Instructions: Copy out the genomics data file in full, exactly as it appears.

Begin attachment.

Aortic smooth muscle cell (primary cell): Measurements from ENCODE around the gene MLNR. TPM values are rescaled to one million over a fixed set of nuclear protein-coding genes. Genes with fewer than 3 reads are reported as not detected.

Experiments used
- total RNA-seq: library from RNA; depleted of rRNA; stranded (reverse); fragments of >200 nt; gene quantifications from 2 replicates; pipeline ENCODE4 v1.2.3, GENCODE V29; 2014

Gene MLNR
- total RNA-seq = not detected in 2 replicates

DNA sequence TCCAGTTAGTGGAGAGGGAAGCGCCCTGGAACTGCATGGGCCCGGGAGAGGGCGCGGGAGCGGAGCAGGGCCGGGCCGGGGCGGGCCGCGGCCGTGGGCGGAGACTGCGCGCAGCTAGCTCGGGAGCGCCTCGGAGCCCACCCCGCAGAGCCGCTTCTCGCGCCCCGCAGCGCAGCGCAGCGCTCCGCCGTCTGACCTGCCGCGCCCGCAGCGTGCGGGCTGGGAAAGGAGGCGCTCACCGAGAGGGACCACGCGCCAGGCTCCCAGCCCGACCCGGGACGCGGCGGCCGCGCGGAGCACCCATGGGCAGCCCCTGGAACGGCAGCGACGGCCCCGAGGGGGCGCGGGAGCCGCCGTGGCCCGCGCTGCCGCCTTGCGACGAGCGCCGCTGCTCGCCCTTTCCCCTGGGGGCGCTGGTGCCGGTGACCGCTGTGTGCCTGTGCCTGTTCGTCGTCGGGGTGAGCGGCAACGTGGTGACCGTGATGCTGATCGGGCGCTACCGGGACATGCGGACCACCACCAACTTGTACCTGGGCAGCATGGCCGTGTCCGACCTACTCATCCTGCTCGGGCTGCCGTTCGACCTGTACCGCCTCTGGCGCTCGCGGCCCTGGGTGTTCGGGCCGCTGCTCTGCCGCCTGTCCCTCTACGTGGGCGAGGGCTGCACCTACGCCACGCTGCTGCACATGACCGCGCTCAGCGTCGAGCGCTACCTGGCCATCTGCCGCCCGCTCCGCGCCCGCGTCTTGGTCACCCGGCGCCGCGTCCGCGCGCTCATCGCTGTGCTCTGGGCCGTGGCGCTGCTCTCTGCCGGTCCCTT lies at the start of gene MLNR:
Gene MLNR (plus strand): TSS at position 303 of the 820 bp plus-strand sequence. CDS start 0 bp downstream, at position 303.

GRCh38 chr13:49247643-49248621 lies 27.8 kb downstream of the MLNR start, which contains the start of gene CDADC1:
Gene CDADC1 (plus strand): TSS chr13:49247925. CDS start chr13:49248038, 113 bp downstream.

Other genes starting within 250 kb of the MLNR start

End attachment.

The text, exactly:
Aortic smooth muscle cell (primary cell): Measurements from ENCODE around the gene MLNR. TPM values are rescaled to one million over a fixed set of nuclear protein-coding genes. Genes with fewer than 3 reads are reported as not detected.

Experiments used
- total RNA-seq: library from RNA; depleted of rRNA; stranded (reverse); fragments of >200 nt; gene quantifications from 2 replicates; pipeline ENCODE4 v1.2.3, GENCODE V29; 2014

Gene MLNR
- total RNA-seq = not detected in 2 replicates

DNA sequence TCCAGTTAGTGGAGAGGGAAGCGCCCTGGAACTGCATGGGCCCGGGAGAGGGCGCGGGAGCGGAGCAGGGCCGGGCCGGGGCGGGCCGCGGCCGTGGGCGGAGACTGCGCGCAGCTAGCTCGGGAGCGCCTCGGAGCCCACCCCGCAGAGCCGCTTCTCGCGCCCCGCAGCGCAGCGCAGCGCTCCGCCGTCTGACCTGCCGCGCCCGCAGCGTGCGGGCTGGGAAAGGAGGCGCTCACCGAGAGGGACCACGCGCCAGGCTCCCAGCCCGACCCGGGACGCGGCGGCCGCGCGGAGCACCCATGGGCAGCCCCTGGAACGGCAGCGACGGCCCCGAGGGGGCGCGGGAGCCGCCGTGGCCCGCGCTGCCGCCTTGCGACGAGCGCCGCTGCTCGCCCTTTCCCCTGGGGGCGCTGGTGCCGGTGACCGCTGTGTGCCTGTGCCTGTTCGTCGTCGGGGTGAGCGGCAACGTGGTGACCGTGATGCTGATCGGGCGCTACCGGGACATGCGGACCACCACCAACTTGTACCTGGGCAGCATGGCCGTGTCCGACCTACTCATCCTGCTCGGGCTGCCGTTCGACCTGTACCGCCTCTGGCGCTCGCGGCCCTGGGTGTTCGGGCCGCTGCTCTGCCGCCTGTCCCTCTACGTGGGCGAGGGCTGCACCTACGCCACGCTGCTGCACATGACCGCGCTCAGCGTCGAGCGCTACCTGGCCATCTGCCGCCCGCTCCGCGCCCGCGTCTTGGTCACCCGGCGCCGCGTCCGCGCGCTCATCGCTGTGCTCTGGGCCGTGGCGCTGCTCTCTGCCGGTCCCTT lies at the start of gene MLNR:
Gene MLNR (plus strand): TSS at position 303 of the 820 bp plus-strand sequence. CDS start 0 bp downstream, at position 303.

GRCh38 chr13:49247643-49248621 lies 27.8 kb downstream of the MLNR start, which contains the start of gene CDADC1:
Gene CDADC1 (plus strand): TSS chr13:49247925. CDS start chr13:49248038, 113 bp downstream.

Other genes starting within 250 kb of the MLNR start